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If you want to read a book available on Kindle, such as my Truth About ETF Rotation e-book, you have several choices.
Of course you can just buy the top-of-the-line Kindle Fire HD.
Or, if you’re looking for a zero dollar option, because maybe you just want to check out an e-book that’s being offered Free on Kindle, you can:
Check out the full selection of FREE Kindle Reading Apps for Most Devices from Amazon.comFiled in Outside Products Reviewed
My focus for the past year has been backtesting ETF rotation strategies. At this point, I’ve published the backtesting on Amazon, recorded training videos, created a portfolio rotation simulator, and established a live account for forward testing. In this article, I want to give you a summary of how to invest in Exchange Traded Funds (ETFs) using a rotation strategy.
Individual investors, particularly with a self-directed IRA, can take advantage of rotation strategies without putting in 10,000 hours to become a professional trader. Professional money-managers can apply these principals too — if they’ve let go of the assumption that they need to spent a 40-hour work week on the market.
The key to investment success is: Buy Low and Sell High. Easier said than done, of course. What trips many investors up is the notion that they need to buy at the extreme low and sell at the extreme high. Not so. It is really only necessary to buy lower than one sells most of the time, and control losses the rest of the time, to come out with a profit.
Therefore the most important thing is to identify a good investment as it is moving up, because it is the upward movement that produces the profits. Relative strength is one proven metric for finding investments moving up. A simple way to quantify relative strength is Rate of Change (RoC) which is just the percentage gain over a certain time period.
Investors should expect difficulty so it is considered wise to diversify their holdings. Being ready to switch to better prospects also increases an investor’s chance of coming up with profits, as demonstrated by the backtesting results for ETF rotation compared to buy-and-hold of a diversified portfolio.
An Exchange Traded Fund or ETF is similar to a mutual fund in that the ETF holds a variety of stocks and the ETF’s value changes as the underlying stock prices fluctuate. ETFs may invest in stocks, bonds, commodities and futures. Most ETFs go up when their holdings go up. Some ETFs, called inverse funds, are designed to increase in price when their underlying index goes down. This gives investors a straightforward means to hedge their bets and short the market.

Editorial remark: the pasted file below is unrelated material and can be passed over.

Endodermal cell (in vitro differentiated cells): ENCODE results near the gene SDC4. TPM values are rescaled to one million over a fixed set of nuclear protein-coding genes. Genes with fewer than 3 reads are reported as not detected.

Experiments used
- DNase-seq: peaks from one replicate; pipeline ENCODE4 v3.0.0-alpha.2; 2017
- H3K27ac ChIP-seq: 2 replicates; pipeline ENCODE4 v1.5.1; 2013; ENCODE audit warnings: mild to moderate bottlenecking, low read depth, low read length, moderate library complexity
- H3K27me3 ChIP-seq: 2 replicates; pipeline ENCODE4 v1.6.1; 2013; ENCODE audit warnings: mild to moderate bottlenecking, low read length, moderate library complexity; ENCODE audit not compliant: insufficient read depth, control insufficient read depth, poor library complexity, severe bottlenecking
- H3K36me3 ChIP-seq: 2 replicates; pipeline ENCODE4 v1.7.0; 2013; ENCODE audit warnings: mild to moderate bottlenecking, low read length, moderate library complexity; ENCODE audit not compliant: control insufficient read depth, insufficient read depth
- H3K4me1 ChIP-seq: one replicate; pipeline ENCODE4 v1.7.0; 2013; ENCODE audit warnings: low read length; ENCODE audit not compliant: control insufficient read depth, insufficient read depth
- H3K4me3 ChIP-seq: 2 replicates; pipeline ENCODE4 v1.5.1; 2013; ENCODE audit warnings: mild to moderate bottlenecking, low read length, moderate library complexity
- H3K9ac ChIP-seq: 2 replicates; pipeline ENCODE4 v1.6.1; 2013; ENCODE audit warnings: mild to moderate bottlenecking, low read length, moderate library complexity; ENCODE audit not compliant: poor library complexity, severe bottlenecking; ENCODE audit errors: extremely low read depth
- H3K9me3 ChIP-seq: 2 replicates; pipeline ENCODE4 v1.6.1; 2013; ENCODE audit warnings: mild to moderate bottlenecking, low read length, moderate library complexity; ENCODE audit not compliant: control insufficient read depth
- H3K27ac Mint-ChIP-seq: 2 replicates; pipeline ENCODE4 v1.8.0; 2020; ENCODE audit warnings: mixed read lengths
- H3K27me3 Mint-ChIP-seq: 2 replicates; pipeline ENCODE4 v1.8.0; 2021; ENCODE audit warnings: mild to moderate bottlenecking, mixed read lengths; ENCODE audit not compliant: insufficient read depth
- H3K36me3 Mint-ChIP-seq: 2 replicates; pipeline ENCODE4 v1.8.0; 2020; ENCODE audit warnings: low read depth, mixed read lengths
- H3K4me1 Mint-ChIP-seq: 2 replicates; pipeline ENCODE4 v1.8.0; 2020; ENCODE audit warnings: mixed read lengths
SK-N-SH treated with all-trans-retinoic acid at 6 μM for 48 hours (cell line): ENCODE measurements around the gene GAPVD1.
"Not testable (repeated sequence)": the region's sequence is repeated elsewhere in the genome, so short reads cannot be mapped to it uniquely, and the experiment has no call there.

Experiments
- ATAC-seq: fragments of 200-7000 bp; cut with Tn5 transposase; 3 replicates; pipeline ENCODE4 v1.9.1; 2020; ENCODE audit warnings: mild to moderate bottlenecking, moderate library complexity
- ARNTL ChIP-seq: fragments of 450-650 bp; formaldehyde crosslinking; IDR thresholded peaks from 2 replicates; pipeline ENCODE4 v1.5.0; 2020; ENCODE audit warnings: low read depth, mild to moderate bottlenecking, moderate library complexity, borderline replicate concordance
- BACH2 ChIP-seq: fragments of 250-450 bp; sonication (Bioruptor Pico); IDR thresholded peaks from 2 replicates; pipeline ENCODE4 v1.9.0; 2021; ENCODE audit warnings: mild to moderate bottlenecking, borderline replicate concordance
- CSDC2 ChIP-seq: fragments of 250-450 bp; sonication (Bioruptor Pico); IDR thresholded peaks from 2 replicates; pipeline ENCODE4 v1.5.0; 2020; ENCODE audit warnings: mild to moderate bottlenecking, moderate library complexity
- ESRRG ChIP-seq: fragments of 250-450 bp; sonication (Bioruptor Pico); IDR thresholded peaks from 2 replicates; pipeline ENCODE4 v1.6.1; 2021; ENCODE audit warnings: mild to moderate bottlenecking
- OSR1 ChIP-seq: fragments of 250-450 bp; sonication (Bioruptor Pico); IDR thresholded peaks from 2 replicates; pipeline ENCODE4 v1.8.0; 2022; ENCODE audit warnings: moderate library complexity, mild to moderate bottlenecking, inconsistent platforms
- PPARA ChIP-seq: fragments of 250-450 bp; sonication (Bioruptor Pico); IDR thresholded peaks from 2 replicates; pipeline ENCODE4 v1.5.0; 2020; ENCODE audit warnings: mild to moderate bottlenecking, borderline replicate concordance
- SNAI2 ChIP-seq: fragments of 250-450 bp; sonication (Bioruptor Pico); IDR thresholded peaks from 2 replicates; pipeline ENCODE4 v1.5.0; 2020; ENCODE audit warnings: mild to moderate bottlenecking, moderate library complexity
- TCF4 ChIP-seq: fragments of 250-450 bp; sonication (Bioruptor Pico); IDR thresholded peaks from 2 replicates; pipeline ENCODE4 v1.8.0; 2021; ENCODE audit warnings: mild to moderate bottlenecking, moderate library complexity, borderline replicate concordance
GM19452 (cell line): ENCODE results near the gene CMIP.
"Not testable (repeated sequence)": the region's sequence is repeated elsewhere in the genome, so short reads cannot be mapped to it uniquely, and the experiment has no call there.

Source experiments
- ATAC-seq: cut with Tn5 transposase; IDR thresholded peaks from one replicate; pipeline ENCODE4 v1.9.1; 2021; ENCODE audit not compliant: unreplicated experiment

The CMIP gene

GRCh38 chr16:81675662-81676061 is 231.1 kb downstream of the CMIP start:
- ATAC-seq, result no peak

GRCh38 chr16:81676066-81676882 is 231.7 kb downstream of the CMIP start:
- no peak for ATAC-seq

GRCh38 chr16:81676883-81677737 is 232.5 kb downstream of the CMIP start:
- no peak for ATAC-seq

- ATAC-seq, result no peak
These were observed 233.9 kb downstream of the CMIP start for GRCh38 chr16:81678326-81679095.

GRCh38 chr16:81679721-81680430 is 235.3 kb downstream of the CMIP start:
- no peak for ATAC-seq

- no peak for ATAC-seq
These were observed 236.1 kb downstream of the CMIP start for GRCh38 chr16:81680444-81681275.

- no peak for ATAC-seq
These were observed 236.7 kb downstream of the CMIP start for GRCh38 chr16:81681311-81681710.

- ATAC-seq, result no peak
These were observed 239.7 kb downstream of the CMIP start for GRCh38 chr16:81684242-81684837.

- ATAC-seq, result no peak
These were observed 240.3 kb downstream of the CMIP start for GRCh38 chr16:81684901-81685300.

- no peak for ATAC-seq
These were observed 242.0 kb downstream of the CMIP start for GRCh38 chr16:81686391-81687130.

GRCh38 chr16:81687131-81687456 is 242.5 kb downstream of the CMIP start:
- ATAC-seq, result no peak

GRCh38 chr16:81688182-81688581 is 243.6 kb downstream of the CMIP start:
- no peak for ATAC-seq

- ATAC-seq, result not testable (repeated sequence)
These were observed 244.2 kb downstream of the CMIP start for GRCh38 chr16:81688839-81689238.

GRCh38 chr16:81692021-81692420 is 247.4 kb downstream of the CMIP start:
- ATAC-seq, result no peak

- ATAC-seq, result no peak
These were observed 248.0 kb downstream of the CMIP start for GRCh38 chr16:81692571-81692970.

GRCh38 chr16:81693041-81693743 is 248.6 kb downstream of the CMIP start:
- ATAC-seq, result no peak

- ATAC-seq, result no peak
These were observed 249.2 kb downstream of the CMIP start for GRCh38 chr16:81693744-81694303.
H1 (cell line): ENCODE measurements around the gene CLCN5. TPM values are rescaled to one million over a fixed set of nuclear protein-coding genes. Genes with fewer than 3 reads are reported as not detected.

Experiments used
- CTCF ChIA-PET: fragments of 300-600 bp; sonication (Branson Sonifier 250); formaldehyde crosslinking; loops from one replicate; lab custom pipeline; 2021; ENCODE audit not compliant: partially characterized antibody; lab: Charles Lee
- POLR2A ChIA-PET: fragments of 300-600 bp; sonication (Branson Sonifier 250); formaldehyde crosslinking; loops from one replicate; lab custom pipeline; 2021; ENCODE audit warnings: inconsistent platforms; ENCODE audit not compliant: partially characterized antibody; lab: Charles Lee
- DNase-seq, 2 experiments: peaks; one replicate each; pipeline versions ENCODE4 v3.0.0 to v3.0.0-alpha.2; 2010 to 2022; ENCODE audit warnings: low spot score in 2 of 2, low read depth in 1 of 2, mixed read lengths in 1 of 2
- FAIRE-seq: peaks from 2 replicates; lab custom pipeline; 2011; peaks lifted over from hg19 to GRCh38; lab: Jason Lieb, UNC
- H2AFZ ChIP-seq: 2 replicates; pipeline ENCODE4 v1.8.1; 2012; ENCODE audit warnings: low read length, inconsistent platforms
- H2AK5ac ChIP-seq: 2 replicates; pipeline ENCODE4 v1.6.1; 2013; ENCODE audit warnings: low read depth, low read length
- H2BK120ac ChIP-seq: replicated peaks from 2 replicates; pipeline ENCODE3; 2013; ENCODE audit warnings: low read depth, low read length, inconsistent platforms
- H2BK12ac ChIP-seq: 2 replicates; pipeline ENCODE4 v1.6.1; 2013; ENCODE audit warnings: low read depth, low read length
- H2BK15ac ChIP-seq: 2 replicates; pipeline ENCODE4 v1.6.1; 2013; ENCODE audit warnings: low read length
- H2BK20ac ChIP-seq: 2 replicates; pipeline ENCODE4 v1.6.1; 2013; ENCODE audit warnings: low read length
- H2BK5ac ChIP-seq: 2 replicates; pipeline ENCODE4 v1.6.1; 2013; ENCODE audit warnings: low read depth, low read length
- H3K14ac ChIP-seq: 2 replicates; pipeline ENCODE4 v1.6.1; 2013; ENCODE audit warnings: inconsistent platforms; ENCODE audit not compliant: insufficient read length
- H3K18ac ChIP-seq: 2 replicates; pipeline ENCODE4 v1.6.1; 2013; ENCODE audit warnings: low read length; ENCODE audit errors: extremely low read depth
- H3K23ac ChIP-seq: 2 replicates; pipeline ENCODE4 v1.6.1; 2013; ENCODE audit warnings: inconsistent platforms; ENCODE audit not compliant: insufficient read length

ETFs tend to be passive investment vehicles like index funds. An index fund is an ETF or mutual fund that tracks an index, such as the S&P 500, by investing in the component stocks in the index. It turns out that this approach of following an index often comes out ahead of active management strategies that attempt to pick winning stocks.
ETFs also exist that invest in international stock indices, which is great because us individual investors have little hope of becoming global stock-picking experts.
The steps to creating a simple ETF rotation strategy come in two parts: the background work to set it up and the on-going execution of the strategy.
For set-up, one needs to decide:
For the on-going operation of an ETF Rotation strategy, the steps are:
More information, parameter settings, and backtesting results are in my book: Truth About ETF Rotation: Fund Your Retirement By Investing In Top Exchange Traded Funds in One Hour Per Week (Volume 1).Filed in Strategy Development
Tags: ETF Rotation
As I’m preparing for the MoneyShow San Francisco, I want to share a few thoughts on ETF rotation:
Click here to read my high-level article on ETF Rotation
Beyond the high-level introduction, I am working on a detailed comparison of three strategies:
Should be interesting!
Attend the MoneyShow San Francisco — free! — to see my latest back test results of ETF Rotation strategies.Filed in Classes, Strategy Development
The MoneyShow Network interviewed me about trading metrics — what to look for if you are starting from scratch or if you are buying a system. Click the graphic above to watch.Filed in Strategy Development
Tim Bourquin of the Traders Expo interviewed me shortly after I had (manually) backtested several option trading strategies. Watch the video above to hear how it went.Filed in Strategy Development
You might want to check out my latest research on sector rotation:
Fidelity Investments commissioned me for the Viewpoint article and it turned out quite good in terms of decent return with limited overhead and risk.
Even better, after the article was published, I improved on the strategies to get higher performance and more consistency.
I’m continuing to research to flesh out a complete trading strategy which I plan to discuss at the MoneyShow Las Vegas:
|Thursday, May 17 • 7:45 am – 8:30 am|
Sector Rotation with ETFs and Stocks
Compare performance of various rotation strategies, applied to sector exchange traded funds (ETFs), style ETFs, and stocks. Focus on simple strategies for staying invested in the top ETFs as well as strategies for identifying beaten-down areas to buy low. Experiment with a long/short portfolio. Learn how the strategies rated based on Fidelitys Wealth-Lab Pro® portfolio simulation of the last decade in the stock market. Find out which sector ETFs are leading with momentum today and which may present value opportunities.
(Wealth Lab Pro is a registered trademark of FMR, LLC)
I hope you can make it to Las Vegas and I’ll keep you posted on the new strategy as it develops.Filed in Sector Rotation, Technical Strategies